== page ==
How big a risk is your packaging labelling and artwork capability?

How big a risk is your packaging labelling and artwork capability?

Errors in packaging labelling and artwork presents a significant compliance and reputation risk to pharmaceutical and medical device companies, a topic which I have explored in a previous blog article . Here I will discuss how to assess your end-to-end capabilities in this area, in order that you can understand where you are and what, if any improvements you need to make.

The complexity of the area is often underestimated.

The devil is in the detail and there is a lot of detail!

Whilst significant omissions and errors can be the cause of packaging labelling and artwork errors, it is often the smallest of details that are the cause of incidents and recalls, e.g. missing decimal points or a vital piece of text being masked by an image. Therefore, to be successful, any packaging labelling and artwork capability needs to ensure that the smallest of details are correct. If we also consider that each artwork is unique and, more often than not, contains thousands of individual elements, the overall capability has to have a very high degree of accuracy.

To a large extent it’s about people

An effective end-to-end packaging labelling and artwork process relies on coordinating activity across several functions in an organisation and between several different organisations. Often, many of the people involved in the process change for each product and market being considered. Furthermore, many of these individuals perform their packaging labelling and artwork activities as a very small proportion of their overall role. In a large company, it is entirely feasible for the process to involve many thousands of people. Therefore, ensuring that every person know exactly what to do and when becomes a significant challenge.

For additional reading, please refer to my other articles on Processes and Organisation Design , both of which deal in one way or another with the human aspects of the end-to-end capability.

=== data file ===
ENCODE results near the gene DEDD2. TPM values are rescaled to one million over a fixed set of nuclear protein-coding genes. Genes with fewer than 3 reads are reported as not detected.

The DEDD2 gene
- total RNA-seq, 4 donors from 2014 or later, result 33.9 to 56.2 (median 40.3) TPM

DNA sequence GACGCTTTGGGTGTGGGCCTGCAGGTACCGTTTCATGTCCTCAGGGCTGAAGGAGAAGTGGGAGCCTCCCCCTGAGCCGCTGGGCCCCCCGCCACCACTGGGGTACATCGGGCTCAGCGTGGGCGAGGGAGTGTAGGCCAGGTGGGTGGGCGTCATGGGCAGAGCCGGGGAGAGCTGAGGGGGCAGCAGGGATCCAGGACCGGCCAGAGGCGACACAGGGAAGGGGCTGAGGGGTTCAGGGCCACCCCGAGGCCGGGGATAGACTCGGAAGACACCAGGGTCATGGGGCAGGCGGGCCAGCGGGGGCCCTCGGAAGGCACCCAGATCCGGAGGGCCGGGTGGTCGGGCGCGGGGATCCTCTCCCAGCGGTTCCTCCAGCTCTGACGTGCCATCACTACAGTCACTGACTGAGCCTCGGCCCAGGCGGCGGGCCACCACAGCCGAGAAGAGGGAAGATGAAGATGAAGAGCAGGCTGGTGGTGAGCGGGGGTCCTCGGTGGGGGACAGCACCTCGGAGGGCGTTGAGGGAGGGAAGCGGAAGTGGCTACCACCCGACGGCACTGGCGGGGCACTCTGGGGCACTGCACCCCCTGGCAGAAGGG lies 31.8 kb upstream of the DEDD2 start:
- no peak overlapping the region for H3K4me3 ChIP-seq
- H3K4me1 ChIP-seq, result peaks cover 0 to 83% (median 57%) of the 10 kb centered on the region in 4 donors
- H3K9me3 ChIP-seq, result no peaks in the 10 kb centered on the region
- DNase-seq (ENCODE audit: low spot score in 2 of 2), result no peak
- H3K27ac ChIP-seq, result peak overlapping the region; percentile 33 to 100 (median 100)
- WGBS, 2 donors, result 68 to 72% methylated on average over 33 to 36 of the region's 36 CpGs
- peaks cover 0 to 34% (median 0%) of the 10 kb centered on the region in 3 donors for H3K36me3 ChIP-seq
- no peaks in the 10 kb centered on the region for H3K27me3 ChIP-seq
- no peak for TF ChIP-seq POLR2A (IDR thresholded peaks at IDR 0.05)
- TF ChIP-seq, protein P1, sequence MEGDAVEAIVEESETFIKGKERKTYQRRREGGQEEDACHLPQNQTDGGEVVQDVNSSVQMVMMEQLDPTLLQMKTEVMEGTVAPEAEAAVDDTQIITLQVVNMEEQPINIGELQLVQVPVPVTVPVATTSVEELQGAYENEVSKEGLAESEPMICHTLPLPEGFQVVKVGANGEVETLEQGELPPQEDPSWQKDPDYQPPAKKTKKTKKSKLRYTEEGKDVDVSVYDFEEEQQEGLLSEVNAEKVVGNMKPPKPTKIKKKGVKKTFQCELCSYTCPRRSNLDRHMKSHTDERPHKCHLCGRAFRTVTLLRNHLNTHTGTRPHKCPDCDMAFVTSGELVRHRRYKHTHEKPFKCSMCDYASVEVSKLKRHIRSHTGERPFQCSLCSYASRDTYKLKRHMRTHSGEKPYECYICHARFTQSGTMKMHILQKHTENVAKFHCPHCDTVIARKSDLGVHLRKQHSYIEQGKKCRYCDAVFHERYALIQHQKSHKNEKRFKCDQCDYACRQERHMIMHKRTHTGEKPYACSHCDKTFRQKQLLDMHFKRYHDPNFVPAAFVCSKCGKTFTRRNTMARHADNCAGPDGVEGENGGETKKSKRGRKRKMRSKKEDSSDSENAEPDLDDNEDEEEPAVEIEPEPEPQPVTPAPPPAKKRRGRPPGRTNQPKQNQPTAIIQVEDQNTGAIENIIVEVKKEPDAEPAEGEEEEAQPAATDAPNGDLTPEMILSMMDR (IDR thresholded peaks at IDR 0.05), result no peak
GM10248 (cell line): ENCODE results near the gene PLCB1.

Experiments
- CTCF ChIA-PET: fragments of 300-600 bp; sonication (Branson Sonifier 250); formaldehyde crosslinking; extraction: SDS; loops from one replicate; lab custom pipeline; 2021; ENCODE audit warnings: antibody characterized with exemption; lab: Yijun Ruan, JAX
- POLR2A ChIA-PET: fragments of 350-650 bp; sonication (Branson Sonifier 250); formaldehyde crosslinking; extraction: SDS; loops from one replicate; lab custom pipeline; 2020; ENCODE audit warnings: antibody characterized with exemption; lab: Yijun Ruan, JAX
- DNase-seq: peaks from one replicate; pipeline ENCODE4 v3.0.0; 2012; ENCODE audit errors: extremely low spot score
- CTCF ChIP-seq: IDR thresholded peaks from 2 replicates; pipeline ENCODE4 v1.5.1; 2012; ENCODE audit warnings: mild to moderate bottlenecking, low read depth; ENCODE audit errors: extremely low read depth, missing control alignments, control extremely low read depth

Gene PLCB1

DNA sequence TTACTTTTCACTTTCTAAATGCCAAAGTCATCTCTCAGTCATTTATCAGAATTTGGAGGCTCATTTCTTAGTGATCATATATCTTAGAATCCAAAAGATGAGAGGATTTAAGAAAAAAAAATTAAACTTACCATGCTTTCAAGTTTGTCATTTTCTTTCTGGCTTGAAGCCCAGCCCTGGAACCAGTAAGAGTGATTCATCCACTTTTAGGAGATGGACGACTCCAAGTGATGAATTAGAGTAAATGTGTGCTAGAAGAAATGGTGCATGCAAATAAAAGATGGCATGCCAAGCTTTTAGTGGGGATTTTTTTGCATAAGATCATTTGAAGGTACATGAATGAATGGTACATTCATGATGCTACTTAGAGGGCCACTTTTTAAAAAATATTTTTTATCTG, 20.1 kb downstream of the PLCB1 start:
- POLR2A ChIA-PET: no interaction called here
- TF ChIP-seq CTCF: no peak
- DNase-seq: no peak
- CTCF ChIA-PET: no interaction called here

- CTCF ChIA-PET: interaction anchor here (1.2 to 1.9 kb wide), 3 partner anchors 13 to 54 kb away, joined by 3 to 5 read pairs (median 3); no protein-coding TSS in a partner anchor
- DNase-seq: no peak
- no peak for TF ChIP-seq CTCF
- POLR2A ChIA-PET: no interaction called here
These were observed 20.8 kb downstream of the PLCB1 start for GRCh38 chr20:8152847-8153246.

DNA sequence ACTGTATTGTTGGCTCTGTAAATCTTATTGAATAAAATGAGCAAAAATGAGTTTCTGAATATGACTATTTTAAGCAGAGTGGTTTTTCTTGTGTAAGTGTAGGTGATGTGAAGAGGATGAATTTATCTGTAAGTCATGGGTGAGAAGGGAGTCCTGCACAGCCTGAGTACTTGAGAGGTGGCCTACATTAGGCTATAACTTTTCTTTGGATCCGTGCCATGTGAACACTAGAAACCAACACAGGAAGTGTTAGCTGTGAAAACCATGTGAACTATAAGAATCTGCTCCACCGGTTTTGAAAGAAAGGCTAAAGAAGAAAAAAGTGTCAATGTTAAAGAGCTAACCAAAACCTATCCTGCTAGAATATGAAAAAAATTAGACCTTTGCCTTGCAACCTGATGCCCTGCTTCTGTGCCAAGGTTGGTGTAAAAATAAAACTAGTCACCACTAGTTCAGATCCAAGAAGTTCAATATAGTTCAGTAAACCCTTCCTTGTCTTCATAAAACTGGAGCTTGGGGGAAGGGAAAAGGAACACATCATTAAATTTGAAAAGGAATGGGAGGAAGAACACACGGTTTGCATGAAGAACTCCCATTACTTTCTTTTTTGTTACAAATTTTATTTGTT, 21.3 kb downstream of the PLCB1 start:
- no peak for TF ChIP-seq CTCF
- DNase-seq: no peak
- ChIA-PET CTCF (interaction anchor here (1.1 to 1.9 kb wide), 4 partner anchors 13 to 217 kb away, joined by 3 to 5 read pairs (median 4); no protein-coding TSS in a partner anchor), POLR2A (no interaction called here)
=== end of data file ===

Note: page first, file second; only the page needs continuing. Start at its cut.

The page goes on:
Technology is critical to success

Today, it is impossible to conceive of a packaging labelling and artwork capability not involving some element of technology. At minimum, organisations all use technology to create source text documents and artwork in order that they can efficiently and effectively communicate them with the different participants in the process. Tools such as electronic proof reading technology provide excellent safety nets to detect errors if used in the right context. At their most sophisticated, organisation use integrated technology suites to manage the end-to-end capability and automate many aspects of it. Given that the smallest of error can lead to a patient safety risk, many of these tools need to be managed under a strict quality assurance regime, often referred to as validation.

For additional reading, refer to my article on Technology.

As we discuss at length in our book, Developing and Sustaining Excellent Packaging Labelling and Artwork Capabilities, we argue that designing and implementing an end-to-end capability involving many different elements is the only way to deliver error free packaging labelling and artwork. Whilst there are many ways in which one could break down these capability elements, we define them under the following high level areas:

Governance and leadership
Core processes
Supporting processes
Interfacing processes
Organisation and roles
Education and training
Technology
Partners
Supply chain partners and service providers
Standards
Culture
One of the starting points for understanding your current risks, issues and opportunities is to perform a comprehensive capability assessment against each of these areas of the end-to-end capability. Typically, such an assessment would consist of three stages: current situation assessment; gap analysis; improvement recommendations development.

Current Situation Assessment

A capability assessment should seek to understand the current situation for each element of the capability. In all but the smallest of companies, there are often different groups or organisations that perform the same function, but often in very different ways. Any assessment needs to ensure that it looks at a representative sample of the way in which activities are performed.